Suspect A Thyroid Slowdown? Here’s The Lowdown.

(Audio Transcript Below)

All content from the conversations in this podcast are created and published for informational purposes only. This is not intended to be a substitute for professional medical advice and should not be relied on for personal medical decisions. Always seek the guidance of your doctor with any questions you have regarding a medical condition.

Hello, I’m Dr. Biddle and we’re going to talk about the thyroid gland today and problems with the thyroid that are often missed by conventional medical doctors. And to help me out, I have Robyn Paulete, who is our educational outreach coordinator.

And we’re of course talking on the phone because this is done during the COVID-19 stay at home and stay safe orders. So I hope this technically works out okay for y’all listening at home. The first thing I want to do is just introduce the thyroid gland. So the thyroid gland sits right above your chest right at the bottom of your neck, in the front. It moves up and down when you swallow. If it’s enlarged it’s called a goiter, and you may have at some point seen somebody with a goiter there. The thyroid makes a hormone called “thyroid hormone”….. actually, it makes a couple of hormones.

A thyroid hormone is more complicated than just one hormone, which is the the root of our conversation today. Thyroid makes the thyroid hormone called T4 or thyroxin. And what does thyroid hormone do? It keeps you alive! It helps your to create energy at the cellular level. So if you don’t have enough thyroid hormone, or if you don’t make the right types of thyroid hormone, then you’re going to feel a lack of energy. And that shows up throughout the body.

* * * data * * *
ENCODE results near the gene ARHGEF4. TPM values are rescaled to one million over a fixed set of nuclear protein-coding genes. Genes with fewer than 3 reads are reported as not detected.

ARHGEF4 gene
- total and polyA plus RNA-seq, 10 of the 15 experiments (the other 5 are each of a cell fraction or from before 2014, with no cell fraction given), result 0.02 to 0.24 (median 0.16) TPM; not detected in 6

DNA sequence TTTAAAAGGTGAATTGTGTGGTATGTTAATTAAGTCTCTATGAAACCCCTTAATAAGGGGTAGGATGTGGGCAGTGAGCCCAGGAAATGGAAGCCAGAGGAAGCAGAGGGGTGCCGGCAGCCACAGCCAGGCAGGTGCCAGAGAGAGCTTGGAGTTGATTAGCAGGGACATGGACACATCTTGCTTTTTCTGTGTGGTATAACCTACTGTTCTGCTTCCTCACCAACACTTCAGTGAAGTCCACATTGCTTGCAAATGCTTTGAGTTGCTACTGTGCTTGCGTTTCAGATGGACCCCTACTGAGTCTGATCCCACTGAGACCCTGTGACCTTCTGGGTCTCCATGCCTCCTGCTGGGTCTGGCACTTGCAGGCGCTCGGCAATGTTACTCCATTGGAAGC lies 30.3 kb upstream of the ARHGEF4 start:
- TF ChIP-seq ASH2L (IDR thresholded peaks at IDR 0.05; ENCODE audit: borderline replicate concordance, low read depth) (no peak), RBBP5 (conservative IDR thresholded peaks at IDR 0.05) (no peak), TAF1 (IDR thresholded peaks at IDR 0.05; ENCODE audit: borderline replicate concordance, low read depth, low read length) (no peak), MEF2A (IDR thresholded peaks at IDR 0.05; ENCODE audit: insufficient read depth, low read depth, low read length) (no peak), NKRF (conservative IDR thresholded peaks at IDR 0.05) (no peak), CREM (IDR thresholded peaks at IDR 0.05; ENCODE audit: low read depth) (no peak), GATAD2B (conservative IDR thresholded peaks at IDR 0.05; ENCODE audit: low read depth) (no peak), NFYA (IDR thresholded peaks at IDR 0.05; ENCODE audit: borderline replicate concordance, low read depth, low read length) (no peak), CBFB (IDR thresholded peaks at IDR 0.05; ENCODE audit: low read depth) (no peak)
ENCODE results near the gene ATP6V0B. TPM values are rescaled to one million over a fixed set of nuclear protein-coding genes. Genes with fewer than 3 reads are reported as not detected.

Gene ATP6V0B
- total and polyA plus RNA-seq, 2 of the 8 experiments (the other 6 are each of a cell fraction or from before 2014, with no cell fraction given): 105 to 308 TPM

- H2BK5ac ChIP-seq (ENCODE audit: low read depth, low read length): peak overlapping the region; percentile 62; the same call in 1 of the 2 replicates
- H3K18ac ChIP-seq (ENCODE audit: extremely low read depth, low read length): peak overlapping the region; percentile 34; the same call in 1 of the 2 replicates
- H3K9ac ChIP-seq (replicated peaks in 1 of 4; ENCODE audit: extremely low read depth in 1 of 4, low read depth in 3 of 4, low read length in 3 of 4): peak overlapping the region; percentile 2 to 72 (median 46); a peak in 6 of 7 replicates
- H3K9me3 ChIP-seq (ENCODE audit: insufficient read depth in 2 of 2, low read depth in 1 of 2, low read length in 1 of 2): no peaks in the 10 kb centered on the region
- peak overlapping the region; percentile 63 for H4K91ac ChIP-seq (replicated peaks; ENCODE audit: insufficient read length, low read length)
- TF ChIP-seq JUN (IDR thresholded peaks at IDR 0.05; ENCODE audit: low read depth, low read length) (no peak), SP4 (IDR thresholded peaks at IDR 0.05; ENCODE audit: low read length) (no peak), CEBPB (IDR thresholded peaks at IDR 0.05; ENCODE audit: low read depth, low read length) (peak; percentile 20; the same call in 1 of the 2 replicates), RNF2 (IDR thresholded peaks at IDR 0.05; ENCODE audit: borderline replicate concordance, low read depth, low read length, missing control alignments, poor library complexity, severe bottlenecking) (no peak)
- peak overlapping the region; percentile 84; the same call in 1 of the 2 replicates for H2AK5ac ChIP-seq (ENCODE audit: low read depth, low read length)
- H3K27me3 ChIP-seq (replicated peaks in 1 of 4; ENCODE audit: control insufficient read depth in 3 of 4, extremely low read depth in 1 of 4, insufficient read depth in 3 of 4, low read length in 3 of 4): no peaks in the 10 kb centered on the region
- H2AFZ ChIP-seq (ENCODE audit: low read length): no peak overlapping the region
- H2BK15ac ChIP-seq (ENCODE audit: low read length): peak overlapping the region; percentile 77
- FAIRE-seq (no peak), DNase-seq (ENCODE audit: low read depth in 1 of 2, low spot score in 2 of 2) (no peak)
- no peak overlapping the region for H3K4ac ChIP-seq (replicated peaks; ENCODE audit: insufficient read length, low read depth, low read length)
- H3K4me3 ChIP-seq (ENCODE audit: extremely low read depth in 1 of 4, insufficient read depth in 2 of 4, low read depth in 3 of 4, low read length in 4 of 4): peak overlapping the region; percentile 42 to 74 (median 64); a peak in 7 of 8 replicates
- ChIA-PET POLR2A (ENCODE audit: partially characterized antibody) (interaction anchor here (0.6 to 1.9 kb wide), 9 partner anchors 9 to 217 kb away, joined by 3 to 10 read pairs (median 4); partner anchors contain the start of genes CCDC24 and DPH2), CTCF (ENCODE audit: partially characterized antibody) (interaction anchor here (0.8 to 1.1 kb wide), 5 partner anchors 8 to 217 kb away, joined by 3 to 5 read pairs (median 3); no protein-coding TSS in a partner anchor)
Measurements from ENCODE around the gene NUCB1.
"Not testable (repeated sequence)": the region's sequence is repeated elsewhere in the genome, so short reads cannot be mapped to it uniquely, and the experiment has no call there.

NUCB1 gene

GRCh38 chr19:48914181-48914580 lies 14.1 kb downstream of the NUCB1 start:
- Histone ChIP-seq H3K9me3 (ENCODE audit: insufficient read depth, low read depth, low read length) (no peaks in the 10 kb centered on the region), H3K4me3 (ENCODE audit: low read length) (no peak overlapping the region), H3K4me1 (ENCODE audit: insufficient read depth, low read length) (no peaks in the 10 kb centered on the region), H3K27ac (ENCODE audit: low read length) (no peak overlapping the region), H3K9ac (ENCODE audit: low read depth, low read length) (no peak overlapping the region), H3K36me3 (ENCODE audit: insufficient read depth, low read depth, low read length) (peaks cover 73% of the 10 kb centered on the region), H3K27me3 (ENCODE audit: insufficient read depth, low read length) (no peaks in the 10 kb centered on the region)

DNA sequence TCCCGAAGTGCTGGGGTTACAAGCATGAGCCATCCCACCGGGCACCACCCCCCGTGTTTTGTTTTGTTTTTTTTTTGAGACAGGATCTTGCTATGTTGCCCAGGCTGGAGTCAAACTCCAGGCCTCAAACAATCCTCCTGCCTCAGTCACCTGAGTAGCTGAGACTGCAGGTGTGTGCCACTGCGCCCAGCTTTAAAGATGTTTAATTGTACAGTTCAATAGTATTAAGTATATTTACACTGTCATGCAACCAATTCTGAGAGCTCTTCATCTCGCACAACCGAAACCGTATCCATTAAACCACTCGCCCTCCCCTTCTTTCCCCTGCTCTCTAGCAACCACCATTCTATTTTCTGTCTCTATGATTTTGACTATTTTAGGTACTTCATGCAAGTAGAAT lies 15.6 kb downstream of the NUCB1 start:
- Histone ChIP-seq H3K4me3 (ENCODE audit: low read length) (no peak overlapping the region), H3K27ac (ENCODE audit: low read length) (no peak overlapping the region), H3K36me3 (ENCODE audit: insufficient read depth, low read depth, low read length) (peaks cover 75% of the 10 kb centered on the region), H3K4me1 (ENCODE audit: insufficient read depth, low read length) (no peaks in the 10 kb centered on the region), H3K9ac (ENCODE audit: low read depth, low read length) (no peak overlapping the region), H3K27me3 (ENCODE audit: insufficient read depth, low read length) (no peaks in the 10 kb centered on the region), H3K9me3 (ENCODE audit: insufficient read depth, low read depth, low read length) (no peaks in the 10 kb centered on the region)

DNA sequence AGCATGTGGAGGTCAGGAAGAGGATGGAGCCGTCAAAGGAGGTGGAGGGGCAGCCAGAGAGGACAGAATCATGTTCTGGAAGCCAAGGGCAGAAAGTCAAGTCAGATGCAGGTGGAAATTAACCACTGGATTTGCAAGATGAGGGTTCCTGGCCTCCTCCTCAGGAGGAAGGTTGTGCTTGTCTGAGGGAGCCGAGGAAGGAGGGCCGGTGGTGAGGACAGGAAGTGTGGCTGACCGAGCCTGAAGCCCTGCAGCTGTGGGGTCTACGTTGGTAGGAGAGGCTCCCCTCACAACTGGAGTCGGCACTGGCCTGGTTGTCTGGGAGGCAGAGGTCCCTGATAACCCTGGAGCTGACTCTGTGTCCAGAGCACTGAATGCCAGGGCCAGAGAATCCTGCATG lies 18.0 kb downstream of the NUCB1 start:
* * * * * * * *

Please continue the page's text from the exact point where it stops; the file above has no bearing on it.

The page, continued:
It shows up as fatigue, weight gain, mental dullness, sluggishness, especially in your bowels. A lot of times constipation…if it shows up as swelling and bloating it’s called myxedema. It’s fluid between your tissues and it can even show up as psychosis. When I was in my residency doing my psychiatric rotation on an inpatient, I got to see a young man who had an acute hypothyroidism that was undiagnosed, and he had what’s called myxedema madness, which is a psychosis from a lack of thyroid hormone.

I had one other kind of alternative practitioner take one of my patients off of thyroid hormone and six months later she was in the cardiac intensive care unit with pericardial tamponade, which means she had fluid between the sack around her heart and it was filling up with fluid so her heart couldn’t beat. So you can’t just stop your thyroid hormone treatment if you need it. Everybody needs thyroid hormone. You can’t live without it.

>>    I’m curious about how come there are so many undiagnosed thyroid disorders. If this hormone is so important, and it seems like we’re deficient in it, wouldn’t the symptoms be pretty obvious? Tell me more about how there are so many undiagnosed thyroid disorders? 

Well, that kind of goes upon what are your diagnostic criteria?  I have a medical license in North Carolina and I am very interested in keeping my medical license in North Carolina. I don’t want to lose it. And so everything I do in my practice, I run through a filter in my brain that says, can I defend this in court? Can I defend this scientifically? And if I can’t, then I don’t do it in my practice. And so when I do diagnoses of actual hypothyroidism, I use the conventional criteria, which means you have an elevated TSH. And TSH is the pituitary hormone that we make called Thyroid Stimulating Hormone. And it’s the hormone that goes from your brain and your pituitary to your thyroid gland through the bloodstream and tells your thyroid gland to make thyroid hormone. And if your thyroid gland is sucking wind and not doing well, then your TSH goes up pushing on the gas, telling your thyroid gland to make more thyroid hormone.